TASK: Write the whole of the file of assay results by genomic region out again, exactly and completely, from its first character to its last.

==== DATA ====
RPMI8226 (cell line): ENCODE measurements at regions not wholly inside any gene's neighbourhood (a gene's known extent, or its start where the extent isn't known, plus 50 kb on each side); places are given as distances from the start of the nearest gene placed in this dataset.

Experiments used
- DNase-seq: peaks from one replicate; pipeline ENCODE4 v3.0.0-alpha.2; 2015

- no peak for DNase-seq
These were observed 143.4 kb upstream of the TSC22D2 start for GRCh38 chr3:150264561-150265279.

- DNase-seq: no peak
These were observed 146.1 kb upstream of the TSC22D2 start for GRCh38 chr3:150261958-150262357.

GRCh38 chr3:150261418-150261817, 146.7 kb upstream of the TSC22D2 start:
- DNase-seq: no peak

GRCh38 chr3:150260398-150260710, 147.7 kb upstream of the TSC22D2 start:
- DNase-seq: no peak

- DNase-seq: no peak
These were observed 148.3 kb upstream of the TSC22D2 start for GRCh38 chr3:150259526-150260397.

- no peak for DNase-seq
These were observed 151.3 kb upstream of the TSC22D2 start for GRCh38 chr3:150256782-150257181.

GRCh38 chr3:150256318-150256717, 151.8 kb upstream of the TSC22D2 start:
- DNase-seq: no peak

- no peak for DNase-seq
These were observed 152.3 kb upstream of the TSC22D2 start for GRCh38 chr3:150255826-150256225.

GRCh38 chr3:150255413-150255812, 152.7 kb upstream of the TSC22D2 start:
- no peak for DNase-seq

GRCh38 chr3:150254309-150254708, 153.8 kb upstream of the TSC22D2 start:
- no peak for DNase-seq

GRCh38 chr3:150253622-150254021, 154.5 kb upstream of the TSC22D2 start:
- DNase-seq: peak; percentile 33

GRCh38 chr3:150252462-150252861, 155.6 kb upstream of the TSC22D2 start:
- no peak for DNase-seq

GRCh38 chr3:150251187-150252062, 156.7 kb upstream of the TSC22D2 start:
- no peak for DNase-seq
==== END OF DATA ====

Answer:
RPMI8226 (cell line): ENCODE measurements at regions not wholly inside any gene's neighbourhood (a gene's known extent, or its start where the extent isn't known, plus 50 kb on each side); places are given as distances from the start of the nearest gene placed in this dataset.

Experiments used
- DNase-seq: peaks from one replicate; pipeline ENCODE4 v3.0.0-alpha.2; 2015

- no peak for DNase-seq
These were observed 143.4 kb upstream of the TSC22D2 start for GRCh38 chr3:150264561-150265279.

- DNase-seq: no peak
These were observed 146.1 kb upstream of the TSC22D2 start for GRCh38 chr3:150261958-150262357.

GRCh38 chr3:150261418-150261817, 146.7 kb upstream of the TSC22D2 start:
- DNase-seq: no peak

GRCh38 chr3:150260398-150260710, 147.7 kb upstream of the TSC22D2 start:
- DNase-seq: no peak

- DNase-seq: no peak
These were observed 148.3 kb upstream of the TSC22D2 start for GRCh38 chr3:150259526-150260397.

- no peak for DNase-seq
These were observed 151.3 kb upstream of the TSC22D2 start for GRCh38 chr3:150256782-150257181.

GRCh38 chr3:150256318-150256717, 151.8 kb upstream of the TSC22D2 start:
- DNase-seq: no peak

- no peak for DNase-seq
These were observed 152.3 kb upstream of the TSC22D2 start for GRCh38 chr3:150255826-150256225.

GRCh38 chr3:150255413-150255812, 152.7 kb upstream of the TSC22D2 start:
- no peak for DNase-seq

GRCh38 chr3:150254309-150254708, 153.8 kb upstream of the TSC22D2 start:
- no peak for DNase-seq

GRCh38 chr3:150253622-150254021, 154.5 kb upstream of the TSC22D2 start:
- DNase-seq: peak; percentile 33

GRCh38 chr3:150252462-150252861, 155.6 kb upstream of the TSC22D2 start:
- no peak for DNase-seq

GRCh38 chr3:150251187-150252062, 156.7 kb upstream of the TSC22D2 start:
- no peak for DNase-seq